Random projections are random linear maps, sampled from appropriate distributions, that approximately preserve certain geometrical invariants so that the approximation improves as the dimension of the space grows. The well-known Johnson-Lindenstrauss lemma states that there are random matrices with surprisingly few rows that approximately preserve pairwise Euclidean distances among a set of points. This is commonly used to speed up algorithms based on Euclidean distances. We prove that these matrices also preserve other quantities, such as the distance to a cone. We exploit this result to devise a probabilistic algorithm to solve linear programs approximately. We show that this algorithm can approximately solve very large randomly generated LP instances. We also showcase its application to an error correction coding problem.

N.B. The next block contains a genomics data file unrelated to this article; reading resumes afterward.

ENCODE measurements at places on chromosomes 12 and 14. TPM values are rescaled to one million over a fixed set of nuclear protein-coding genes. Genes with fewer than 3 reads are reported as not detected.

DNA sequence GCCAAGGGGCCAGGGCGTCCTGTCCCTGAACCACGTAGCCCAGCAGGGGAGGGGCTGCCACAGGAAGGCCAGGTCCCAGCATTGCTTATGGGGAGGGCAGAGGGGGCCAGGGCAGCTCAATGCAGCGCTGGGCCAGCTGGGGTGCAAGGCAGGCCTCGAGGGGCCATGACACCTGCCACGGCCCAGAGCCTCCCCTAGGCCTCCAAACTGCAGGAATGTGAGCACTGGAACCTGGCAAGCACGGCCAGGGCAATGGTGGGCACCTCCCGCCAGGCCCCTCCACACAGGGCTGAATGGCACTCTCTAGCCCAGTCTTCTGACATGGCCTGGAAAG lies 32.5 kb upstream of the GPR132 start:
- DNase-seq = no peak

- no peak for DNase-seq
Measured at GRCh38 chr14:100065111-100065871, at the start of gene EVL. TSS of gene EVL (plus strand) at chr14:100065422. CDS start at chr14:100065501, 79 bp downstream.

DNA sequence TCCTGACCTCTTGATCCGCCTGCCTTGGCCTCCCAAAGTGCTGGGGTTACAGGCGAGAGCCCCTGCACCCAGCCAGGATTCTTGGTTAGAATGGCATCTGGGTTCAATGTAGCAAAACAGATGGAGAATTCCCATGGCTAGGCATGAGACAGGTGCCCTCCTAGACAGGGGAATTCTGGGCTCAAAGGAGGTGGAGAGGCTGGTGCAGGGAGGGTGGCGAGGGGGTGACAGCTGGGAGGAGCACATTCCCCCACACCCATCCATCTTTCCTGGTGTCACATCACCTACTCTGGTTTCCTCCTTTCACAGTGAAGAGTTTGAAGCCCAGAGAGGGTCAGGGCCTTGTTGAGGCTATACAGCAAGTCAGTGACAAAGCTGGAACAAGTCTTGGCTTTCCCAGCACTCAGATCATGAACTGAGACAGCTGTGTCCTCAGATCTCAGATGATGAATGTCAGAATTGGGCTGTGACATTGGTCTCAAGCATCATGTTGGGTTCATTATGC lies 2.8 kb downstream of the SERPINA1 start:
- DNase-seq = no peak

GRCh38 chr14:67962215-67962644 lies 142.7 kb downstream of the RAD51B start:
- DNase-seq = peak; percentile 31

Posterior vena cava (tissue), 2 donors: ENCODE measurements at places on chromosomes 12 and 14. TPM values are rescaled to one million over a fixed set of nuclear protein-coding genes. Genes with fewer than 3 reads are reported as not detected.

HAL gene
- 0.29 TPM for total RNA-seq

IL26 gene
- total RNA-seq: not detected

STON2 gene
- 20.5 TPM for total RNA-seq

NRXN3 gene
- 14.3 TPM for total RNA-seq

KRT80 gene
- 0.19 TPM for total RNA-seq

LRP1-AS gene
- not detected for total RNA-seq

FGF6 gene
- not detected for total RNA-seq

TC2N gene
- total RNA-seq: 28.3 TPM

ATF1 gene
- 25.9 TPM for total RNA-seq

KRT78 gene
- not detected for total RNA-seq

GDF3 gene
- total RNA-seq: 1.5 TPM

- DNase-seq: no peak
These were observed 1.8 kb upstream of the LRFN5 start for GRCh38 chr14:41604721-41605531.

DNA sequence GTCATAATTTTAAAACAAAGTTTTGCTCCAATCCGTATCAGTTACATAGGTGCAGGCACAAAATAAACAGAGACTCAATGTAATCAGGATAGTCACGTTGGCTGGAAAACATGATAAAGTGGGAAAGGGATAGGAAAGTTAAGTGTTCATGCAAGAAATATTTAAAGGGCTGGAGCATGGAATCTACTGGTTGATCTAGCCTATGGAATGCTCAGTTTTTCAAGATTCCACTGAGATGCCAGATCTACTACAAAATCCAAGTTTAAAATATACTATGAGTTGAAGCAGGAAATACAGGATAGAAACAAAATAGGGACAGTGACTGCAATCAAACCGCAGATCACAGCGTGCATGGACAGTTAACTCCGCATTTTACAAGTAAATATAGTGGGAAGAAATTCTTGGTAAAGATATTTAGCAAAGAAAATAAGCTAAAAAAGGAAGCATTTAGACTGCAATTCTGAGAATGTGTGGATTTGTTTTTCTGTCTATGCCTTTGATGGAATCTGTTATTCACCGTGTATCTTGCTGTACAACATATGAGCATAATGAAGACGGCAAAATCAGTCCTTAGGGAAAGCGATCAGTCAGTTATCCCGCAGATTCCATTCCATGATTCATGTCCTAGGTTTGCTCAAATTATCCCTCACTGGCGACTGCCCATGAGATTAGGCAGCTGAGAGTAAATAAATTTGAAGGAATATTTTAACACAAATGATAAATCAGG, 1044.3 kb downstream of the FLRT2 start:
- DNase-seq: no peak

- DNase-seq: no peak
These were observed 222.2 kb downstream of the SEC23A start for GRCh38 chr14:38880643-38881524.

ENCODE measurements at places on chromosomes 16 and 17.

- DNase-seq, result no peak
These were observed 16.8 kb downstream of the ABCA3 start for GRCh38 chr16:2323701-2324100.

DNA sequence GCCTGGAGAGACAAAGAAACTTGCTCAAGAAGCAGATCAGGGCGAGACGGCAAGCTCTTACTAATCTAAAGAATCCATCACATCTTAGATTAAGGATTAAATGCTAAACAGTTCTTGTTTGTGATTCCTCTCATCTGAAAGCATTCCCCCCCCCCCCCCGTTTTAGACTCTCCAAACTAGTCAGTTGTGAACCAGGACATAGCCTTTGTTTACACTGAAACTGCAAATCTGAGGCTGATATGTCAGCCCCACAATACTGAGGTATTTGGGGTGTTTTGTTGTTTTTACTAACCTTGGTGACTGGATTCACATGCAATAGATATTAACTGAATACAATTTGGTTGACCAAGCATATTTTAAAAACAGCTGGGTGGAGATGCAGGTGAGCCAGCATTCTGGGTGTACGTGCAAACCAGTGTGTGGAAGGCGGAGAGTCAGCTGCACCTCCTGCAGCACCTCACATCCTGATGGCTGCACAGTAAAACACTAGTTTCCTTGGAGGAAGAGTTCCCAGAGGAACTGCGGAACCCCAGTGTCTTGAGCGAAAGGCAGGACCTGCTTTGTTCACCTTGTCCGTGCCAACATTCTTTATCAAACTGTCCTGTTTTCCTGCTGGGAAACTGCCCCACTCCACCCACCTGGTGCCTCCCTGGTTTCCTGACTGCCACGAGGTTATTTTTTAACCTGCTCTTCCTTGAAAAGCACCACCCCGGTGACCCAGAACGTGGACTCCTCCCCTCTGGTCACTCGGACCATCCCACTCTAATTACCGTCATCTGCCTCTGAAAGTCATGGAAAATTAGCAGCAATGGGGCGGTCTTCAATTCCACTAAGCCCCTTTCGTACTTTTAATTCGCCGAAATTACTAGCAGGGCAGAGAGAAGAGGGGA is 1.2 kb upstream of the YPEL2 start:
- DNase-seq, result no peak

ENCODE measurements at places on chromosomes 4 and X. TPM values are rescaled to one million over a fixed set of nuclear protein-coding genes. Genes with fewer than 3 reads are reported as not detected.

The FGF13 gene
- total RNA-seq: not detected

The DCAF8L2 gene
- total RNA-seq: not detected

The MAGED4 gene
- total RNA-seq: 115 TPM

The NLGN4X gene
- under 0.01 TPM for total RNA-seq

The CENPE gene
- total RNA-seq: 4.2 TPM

Abstract In this thesis, we will use random projection to reduce either the number of variables or the number of constraints (or both in some cases) in some well-known optimization problems. By projecting data into lower dimensional spaces, we obtain new problems with similar structures, but much easier to solve. Moreover, we try to establish conditions such that the two problems (original and projected) are strongly related (in probability sense). If it is the case, then by solving the projected problem, we can either find approximate solutions or approximate objective value for the original one. We will apply random projection to study a number of important optimization problems, including linear and integer programming (Chapter 2), convex optimization with linear constraints (Chapter 3), membership and approximate nearest neighbor (Chapter 4) and trustregion subproblems (Chapter 5). All these results are taken from the papers that I am co-authored with [26, 25, 24, 27]. This thesis will be constructed as follows. In the first chapter, we will present some basic concepts and results in probability theory. Since this thesis extensively uses elementary probability, this informal introduction will make it easier for readers with little background on this field to follow our works. In Chapter 2, we will briefly introduce to random projection and the Johnson-Lindenstrauss lemma. We will present several constructions of random projectors and explain the reason why they work. In particular, sub-gaussian random matrices will be treated in details, together with some discussion on fast and sparse random projections. In Chapter 3, we study optimization problems in their feasibility forms. In particular, we study the so-called restricted linear membership problem, which asks for the feasibility of the system {Ax = b, x ∈ C} where C is some set that restricts the choice of parameters x. This class contains many important problems such as linear and integer feasibility. We propose to apply a random projection T to the linear constraints and obtain the corresponding projected problem: {T Ax = T b, x ∈ C}. We want to find conditions on T, so that the two feasibility 4 problems are equivalent with high probability. The answer is simple when C is finite and bounded by a polynomial (in n). In that case, any random projection T with O(log n) rows is sufficient. When C = R n +, we use the idea of separating hyperplane to separate b from the cone {Ax | x ≥ 0} and show that T b is still separated from the projected cone {T Ax | x ≥ 0} under certain conditions. If these conditions do not hold, for example when the cone {Ax | x ≥ 0} is non-pointed, we employ the idea in the Johnson-Lindenstrauss lemma to prove that, if b /∈ {Ax | x ≥ 0}, then the distance between b and that cone is slightly distorted under T, thus still remains positive. However, the number of rows of T depends on unknown parameters that are hard to estimate. In Chapter 4, we continue to study the above problem in the case when C is a convex set. Under that assumption, we can define a tangent cone K of C at x ∗ ∈ arg minx∈C kAx − bk. We establish the relations between the original and projected problems based on the concept of Gaussian width, which is popular in compressed sensing. In particular, we prove that the two problems are equivalent with high probability as long as the random projection T is sampled from sub-gaussian distributions and has at least O(W2 (AK)) rows, where W(AK) is the Gaussian-width of AK. We also extend this result to the case when T is sampled from randomized orthonormal systems in order to exploit its fast matrix-vector multiplication. Our results are similar to those in [21], however they are more useful in privacy-preservation applications when the access to the original data A, b is limited or unavailable. In Chapter 5, we study the Euclidean membership problem: “Given a vector b and a closed set X in R n , decide whether b ∈ X or not”. This is a generalization of the restricted linear membership problem considered previously. We employ a Gaussian random projection T to embed both b and X into a lower dimension space and study the corresponding projected version: “Decide whether T b ∈ T(X) or not”. When X is finite or countable, using a straightforward argument, we prove that the two problems are equivalent almost surely regardless the projected dimension. However, this result is only of theoretical interest, possibly due to round-off errors in floating point operations which make its practical application difficult. We address this issue by introducing a threshold τ > 0 and study the corresponding “thresholded” problem: “Decide whether dist (T b, T(X)) ≥ τ”. In the case when X may be uncountable, we prove that the original and projected problems are also equivalent if the projected dimension d is proportional to some intrinsic dimension of the set X. In particular, we employ the definition of doubling dimension to prove that, if b /∈ X, then Sb /∈ S(X) almost surely as long as d = Ω(ddim(X)). Here, ddim(X) is the doubling dimension of X, which is defined as the smallest number such that each ball in X can be covered by at most 2 dd(X) balls of half the radius. We extend this result to the thresholded case, and obtain a more useful bound for d. It turns out that, as a consequence of that result, we are able to 5 improve a bound of Indyk-Naor on the Nearest Neigbour Preserving embeddings by a factor of log(1/δ) ε . In Chapter 6, we propose to apply random projections for the trust-region subproblem, which is stated as min{c >x + x >Qx | Ax ≤ b, kxk ≤ 1}. These problems arise in trust-region methods for dealing with derivative-free optimization. Let P ∈ R d×n be a random matrix sampled from Gaussian distribution, we then consider the following “projected” problem: min{c >P >P x + x >P >P QP >P x | AP >P x ≤ b, kP xk ≤ 1}, which can be reduced to min{(P c) >u + u >(P QP >)u | AP >u ≤ b, kuk ≤ 1} by setting u := P x. The latter problem is of low dimension and can be solved much faster than the original. However, we prove that, if u ∗ is its optimal solution, then with high probability, x ∗ := P >u ∗ is a (1 + O(ε))-approximation for the original problem. This is done by using recent results about the “concentration of eigenvalues” of Gaussian matrices.